Conservation news

Illegal loggers make a fortune; American forestry companies attempt to fight back




Illegal loggers make a fortune; American forestry companies fight back


Illegal loggers make a fortune
American forestry companies attempt to fight back
mongabay.com
May 5, 2005

A new report published by Seneca Creek Associates and Wood Resources Institute, says that illegal logging hurts legitimate timber operators by driving down market prices for wood and tarnishing the industry’s reputation through shady dealings with corrupt regimes. While maximizing their harvest without regard for regulations or the long-term impact of their activities, these illicit operators reduce their costs through the use of well-placed bribes to avoid taxes and royalties.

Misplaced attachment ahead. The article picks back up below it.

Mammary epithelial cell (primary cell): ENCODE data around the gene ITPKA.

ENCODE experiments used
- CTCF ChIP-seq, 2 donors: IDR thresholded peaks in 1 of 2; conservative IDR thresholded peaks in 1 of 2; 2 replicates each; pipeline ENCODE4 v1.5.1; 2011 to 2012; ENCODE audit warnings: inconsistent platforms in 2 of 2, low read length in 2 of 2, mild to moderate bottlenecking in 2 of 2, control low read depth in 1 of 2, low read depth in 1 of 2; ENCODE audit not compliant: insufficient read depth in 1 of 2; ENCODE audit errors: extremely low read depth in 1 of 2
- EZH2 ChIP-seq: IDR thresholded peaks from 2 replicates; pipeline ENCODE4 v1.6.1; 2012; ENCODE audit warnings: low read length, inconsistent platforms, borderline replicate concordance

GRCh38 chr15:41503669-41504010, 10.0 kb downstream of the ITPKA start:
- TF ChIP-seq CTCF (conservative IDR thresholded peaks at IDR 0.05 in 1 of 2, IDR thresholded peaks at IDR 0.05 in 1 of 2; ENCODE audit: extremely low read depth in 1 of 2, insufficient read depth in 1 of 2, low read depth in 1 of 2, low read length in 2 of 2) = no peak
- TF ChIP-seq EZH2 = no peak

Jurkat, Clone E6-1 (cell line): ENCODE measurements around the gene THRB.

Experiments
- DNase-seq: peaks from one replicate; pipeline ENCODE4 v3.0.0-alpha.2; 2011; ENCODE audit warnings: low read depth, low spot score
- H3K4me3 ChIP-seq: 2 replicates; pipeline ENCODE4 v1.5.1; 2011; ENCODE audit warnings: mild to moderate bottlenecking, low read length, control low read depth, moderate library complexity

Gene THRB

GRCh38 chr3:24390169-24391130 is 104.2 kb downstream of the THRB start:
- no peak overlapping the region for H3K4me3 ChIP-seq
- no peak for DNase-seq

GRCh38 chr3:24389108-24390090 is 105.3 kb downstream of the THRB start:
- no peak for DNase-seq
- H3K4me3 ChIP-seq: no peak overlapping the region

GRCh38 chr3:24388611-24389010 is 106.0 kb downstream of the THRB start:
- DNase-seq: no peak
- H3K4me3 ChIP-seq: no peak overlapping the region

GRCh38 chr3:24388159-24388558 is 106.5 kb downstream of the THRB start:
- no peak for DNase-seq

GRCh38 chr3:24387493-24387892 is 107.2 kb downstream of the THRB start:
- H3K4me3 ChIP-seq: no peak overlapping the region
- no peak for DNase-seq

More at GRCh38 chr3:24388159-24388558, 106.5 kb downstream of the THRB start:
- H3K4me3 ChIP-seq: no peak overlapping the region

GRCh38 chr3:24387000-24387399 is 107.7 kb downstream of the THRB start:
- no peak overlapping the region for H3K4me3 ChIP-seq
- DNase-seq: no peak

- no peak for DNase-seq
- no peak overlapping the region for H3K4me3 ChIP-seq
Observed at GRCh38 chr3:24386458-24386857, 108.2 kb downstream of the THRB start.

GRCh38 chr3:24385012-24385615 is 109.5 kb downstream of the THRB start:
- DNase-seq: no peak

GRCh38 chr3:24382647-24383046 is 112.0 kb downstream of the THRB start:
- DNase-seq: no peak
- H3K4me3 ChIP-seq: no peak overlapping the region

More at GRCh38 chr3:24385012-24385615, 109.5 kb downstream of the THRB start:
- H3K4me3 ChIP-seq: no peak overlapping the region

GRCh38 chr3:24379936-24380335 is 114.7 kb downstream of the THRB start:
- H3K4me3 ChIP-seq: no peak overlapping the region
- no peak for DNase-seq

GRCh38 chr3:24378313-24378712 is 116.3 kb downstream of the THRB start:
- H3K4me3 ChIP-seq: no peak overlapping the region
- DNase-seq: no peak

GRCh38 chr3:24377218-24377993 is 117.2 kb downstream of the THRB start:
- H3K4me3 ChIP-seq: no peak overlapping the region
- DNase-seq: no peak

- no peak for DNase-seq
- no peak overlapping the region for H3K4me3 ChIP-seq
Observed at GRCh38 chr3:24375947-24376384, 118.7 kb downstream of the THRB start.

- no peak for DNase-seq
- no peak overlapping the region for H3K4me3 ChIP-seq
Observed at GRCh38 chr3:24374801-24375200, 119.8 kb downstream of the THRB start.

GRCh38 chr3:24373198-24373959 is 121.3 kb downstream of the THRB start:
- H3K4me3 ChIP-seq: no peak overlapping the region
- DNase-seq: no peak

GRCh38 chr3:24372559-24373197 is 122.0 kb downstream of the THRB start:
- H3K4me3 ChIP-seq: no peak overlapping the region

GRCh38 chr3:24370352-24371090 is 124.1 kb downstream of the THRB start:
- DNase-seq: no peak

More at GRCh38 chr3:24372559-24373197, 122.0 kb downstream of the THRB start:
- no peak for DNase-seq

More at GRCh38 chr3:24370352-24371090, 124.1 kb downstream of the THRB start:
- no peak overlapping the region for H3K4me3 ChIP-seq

The paper, “Illegal Logging and Global Wood Markets: The Competitive Impacts on the U.S. Wood Products Industry,” is sponsored by the American Forest and Paper Association (AF&PA) and looks at “illegal logging in Brazil, Central and West Africa, Indonesia, Malaysia, and Russia and at suspicious forest product imports into China, Europe, and Japan” according The Center for International Forestry Research (CIFOR). CIFOR is an international research and global knowledge institution committed to conserving forests and improving the livelihoods of people in the tropics.

In their summary of the paper, CIFOR notes the authors’ conclusions:

Illegally-harvested timber cuts into the profits of American forestry companies. The aim of the “Illegal Logging and Global Wood Markets” paper is to encourage governments to enforce local laws and slow the illegal trade in timber.

You can learn more about the paper and see CIFOR’s summary of the paper at http://www.cifor.cgiar.org/docs/_ref/aboutcifor/index.htm

This report used information from The Center for International Forestry Research‘s web site and press release.